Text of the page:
Addressing, amplifying and switching DNAzyme functions by electrochemically-triggered release of metal ions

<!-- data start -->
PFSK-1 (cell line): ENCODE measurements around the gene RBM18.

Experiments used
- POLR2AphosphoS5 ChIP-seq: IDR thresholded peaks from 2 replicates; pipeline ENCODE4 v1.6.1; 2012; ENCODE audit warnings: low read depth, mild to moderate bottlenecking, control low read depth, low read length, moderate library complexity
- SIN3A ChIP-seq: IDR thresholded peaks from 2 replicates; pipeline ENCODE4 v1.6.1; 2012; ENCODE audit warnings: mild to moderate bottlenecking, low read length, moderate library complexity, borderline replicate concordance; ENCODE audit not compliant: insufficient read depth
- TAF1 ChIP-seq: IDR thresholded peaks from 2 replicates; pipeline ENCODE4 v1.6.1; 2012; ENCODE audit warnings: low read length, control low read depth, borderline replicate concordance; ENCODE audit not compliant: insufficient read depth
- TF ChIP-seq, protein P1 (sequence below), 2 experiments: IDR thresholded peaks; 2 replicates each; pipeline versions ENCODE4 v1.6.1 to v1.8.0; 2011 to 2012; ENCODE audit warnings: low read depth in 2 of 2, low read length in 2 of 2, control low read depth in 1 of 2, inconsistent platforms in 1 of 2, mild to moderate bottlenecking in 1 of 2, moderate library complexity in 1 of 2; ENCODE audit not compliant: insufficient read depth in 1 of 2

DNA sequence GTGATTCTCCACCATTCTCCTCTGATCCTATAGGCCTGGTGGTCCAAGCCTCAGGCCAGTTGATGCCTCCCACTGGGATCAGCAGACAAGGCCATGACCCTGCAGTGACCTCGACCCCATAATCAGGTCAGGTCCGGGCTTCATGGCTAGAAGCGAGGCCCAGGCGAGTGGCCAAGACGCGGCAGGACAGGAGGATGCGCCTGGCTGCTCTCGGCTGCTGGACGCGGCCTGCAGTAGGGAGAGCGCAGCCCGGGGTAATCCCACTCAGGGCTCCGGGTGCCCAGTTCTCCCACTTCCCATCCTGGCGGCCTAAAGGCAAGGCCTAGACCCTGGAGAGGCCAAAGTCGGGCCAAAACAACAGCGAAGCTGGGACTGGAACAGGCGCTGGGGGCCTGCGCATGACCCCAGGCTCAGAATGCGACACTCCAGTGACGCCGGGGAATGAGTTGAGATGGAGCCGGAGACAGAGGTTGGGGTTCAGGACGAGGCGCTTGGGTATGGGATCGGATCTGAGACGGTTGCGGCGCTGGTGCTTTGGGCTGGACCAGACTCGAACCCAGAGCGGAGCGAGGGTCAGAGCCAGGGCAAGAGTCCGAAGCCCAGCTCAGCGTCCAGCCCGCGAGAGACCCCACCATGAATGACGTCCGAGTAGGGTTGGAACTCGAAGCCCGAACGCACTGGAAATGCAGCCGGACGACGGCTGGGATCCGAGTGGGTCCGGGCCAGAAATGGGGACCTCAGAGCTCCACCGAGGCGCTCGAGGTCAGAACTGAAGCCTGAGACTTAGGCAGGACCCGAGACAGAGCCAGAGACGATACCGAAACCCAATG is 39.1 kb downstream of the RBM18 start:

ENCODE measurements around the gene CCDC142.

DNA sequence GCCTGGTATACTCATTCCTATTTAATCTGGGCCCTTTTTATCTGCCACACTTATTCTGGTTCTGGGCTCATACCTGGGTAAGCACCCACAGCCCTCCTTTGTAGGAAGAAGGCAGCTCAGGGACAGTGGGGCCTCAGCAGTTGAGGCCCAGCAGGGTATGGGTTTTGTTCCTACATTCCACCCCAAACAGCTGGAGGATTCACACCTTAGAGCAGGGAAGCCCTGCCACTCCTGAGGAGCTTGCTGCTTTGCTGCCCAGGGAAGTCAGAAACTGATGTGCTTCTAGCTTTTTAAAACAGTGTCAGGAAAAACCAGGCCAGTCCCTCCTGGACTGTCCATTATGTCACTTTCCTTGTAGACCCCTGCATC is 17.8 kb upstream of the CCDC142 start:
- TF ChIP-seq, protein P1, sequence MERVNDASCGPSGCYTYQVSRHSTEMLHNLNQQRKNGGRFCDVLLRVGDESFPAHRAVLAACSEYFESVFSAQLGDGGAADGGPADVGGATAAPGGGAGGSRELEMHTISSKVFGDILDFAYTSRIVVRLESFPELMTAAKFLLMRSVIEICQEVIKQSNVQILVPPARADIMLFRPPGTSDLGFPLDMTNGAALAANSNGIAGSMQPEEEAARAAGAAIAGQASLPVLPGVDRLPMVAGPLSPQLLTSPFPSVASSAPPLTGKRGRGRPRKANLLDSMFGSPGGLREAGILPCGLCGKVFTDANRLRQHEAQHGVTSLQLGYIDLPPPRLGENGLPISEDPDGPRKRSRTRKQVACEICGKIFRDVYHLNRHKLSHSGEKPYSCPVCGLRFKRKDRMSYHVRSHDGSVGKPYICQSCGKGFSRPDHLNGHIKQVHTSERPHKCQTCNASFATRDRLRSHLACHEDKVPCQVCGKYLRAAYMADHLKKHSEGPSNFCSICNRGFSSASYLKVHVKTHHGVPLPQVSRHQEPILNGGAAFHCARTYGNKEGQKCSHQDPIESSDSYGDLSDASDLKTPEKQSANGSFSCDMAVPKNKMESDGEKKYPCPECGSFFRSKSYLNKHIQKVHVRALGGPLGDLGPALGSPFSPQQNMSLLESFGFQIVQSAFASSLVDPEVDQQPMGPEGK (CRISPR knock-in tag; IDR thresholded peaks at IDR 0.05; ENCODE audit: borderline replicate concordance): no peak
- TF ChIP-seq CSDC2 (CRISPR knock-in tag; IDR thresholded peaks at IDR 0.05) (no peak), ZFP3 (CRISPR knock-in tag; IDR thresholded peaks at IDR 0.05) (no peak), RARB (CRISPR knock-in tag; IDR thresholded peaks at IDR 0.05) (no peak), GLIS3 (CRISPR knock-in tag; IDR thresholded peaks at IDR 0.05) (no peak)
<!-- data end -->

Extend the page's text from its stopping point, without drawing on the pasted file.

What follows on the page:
The design of artificial cells, which mimic the functions of native cells, is an ongoing scientific goal. The development of stimuli-responsive chemical systems that stimulate cascaded catalytic transformations, trigger chemical networks, and control vectorial branched transformations and dose-controlled processes, are the minimum requirements for mimicking cell functions. We have studied the electrochemical programmed release of ions from electrodes, which trigger selective DNAzyme-driven chemical reactions, cascaded reactions that self-assemble catalytic DNAzyme polymers, and the ON–OFF switching and dose-controlled operation of catalytic reactions. The addressable and potential-controlled release of Pb2+ or Ag+ ions into an electrolyte that includes a mixture of nucleic acids, results in the metal ion-guided selection of nucleic acids yielding the formation of specific DNAzymes, which stimulate orthogonal reactions or activate DNAzyme cascades.